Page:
Toward A Cultural War On Terror

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Another one bites the dust:

The Afghan immigrant at the center of what the authorities described as one of the most serious threats to the United States since 9/11 pleaded guilty Monday to terrorism charges in what he said was a Qaeda plot to detonate a bomb in the New York subway.

The man, Najibullah Zazi, admitted that he came to New York last year near the anniversary of the Sept. 11 attacks to kill himself and others on the subway using a homemade bomb. He characterized the plot as a "martyrdom operation" that he was just days away from executing when he said he realized he was under government surveillance.

Mr. Zazi, 25, pleaded guilty in United States District Court in Brooklyn to charges that included conspiracies to use weapons of mass destruction and to commit murder in a foreign country, and to provide material support for a terrorist organization. He faces a possible life term when he is sentenced on June 25.

Eric Holder sees vindication:

"This demonstrates that our federal civilian criminal justice system... is a powerful tool in our fight against terrorism," he said. "It doesn't mean it is the only tool we should use. We have to couple it with what we do on the military side, what we do on the intelligence gathering side. But to take this tool out of our hands, to denigrate the use of this tool, flies in the face of the facts, flies in the face of the history of the use of this tool. It is more politics than about facts. "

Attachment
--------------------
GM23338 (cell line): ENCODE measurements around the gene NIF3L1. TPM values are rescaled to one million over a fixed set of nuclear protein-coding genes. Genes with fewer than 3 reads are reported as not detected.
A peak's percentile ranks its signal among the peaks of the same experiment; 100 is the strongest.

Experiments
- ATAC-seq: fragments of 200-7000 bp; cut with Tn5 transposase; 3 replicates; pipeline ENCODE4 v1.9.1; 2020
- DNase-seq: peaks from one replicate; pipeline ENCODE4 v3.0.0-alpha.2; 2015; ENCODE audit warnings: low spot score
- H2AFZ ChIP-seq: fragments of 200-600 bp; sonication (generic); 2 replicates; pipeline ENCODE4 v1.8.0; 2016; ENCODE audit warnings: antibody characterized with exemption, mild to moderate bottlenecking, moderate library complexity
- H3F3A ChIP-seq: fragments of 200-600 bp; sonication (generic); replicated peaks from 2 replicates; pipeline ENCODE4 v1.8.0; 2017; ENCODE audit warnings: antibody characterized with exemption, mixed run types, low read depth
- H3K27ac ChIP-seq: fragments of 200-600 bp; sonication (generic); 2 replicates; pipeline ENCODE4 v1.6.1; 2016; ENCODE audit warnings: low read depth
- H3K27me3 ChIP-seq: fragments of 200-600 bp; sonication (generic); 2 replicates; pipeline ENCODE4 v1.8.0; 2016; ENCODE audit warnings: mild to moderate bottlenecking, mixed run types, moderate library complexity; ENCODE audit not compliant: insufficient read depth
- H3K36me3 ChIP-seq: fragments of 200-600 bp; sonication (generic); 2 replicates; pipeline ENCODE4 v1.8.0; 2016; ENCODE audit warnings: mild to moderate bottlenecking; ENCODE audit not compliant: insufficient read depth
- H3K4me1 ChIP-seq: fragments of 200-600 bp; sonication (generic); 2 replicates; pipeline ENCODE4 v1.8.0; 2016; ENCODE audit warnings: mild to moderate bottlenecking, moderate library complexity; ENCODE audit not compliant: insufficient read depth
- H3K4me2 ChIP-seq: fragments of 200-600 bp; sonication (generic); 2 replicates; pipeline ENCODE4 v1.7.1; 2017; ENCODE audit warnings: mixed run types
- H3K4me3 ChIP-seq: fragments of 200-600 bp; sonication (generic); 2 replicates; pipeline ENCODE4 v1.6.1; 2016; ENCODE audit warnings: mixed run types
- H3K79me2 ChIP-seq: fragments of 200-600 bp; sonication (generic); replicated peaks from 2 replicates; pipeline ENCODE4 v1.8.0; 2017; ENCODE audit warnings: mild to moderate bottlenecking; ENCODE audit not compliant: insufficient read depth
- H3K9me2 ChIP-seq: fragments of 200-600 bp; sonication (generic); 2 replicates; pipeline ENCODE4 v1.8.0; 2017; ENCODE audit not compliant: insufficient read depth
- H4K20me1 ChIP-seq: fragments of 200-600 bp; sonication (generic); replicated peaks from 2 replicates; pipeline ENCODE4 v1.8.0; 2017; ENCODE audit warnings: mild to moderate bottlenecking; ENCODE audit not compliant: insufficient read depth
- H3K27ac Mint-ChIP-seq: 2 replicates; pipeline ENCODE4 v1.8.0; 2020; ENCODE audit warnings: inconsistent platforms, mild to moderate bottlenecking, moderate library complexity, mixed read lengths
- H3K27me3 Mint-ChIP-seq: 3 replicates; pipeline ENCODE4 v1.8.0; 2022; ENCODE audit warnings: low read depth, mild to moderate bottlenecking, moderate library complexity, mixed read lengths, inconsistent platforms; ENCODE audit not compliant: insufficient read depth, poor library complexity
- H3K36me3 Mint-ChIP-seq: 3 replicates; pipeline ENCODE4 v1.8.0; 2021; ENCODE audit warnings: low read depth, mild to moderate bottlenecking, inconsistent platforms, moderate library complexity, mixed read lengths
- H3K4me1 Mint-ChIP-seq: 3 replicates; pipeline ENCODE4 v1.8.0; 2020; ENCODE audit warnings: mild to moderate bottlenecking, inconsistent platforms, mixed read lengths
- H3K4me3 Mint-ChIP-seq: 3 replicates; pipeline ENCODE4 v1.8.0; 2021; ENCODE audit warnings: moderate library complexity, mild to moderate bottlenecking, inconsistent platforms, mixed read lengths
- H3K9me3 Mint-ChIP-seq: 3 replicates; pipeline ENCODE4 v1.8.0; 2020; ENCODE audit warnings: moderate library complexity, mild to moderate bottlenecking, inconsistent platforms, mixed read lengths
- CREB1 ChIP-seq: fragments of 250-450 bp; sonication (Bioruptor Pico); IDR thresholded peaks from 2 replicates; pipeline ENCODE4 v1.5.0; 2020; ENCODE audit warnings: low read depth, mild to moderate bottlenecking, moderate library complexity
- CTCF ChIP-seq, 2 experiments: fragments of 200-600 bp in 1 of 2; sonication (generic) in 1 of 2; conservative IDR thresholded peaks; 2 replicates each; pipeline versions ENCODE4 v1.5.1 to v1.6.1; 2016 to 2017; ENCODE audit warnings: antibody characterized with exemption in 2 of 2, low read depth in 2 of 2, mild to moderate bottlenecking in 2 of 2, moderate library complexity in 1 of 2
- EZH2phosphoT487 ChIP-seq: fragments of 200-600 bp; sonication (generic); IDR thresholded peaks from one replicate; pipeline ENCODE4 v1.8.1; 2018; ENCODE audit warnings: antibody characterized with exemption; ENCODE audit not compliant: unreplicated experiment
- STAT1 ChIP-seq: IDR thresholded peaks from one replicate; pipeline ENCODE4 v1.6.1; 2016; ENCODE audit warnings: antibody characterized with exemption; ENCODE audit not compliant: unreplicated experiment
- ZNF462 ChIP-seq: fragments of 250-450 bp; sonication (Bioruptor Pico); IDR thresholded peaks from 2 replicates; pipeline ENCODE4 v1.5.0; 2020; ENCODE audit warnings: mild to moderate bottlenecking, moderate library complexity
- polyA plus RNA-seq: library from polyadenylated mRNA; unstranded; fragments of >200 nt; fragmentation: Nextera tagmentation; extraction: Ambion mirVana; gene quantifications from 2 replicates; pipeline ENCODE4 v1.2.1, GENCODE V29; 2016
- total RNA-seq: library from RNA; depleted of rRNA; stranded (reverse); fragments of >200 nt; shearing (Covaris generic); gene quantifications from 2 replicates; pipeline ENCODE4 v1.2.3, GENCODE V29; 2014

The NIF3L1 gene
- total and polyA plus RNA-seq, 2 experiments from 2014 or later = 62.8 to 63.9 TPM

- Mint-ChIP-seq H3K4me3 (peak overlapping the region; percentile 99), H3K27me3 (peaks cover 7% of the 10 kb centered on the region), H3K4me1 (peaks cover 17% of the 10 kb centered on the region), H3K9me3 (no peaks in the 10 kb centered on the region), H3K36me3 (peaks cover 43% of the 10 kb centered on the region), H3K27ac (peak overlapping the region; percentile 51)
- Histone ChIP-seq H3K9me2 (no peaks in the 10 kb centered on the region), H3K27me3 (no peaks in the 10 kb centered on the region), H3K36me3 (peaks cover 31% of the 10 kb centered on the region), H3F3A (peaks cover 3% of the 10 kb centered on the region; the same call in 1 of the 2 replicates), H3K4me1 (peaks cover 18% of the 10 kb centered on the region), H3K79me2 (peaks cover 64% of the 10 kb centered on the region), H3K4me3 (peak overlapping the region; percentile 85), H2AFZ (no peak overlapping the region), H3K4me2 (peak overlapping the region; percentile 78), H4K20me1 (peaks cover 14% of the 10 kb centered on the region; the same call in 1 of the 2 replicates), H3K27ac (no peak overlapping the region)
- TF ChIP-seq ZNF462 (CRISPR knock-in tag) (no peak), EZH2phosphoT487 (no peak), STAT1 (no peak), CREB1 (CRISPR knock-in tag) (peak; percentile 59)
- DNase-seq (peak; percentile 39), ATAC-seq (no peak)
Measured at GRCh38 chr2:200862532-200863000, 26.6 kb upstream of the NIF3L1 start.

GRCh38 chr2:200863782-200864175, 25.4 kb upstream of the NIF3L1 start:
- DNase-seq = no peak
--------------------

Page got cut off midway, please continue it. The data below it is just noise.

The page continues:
I think this misses the point of the right-wing critique. Newt Gingrich put it best on the Daily Show, when asked why he wanted KSM to go through a military tribunal:

It defines the terrorists in a criminal context, instead of a war context.

This is a standard line from conservative critics of the Obama administration. For them it isn't about the efficacy of military tribunals vs. civilian courts. (Jane Mayer debunked this argument.) And, frankly, I'm convinced that it isn't about whether torture is the most effective method of interrogation. When you're calling for the potential torture of the underwear bombing, you aren't really concerned with what's effective.

I think this is much more existential. It's about why elements in a young society need, almost crave, war. Obama could win the war in Afghanistan and capture Bin Laden. It won't be enough. Some of us need something to define ourselves against.

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Ta-Nehisi Coates is a national correspondent at The Atlantic, where he writes about culture, politics, and social issues. He is the author of the memoir The Beautiful Struggle.

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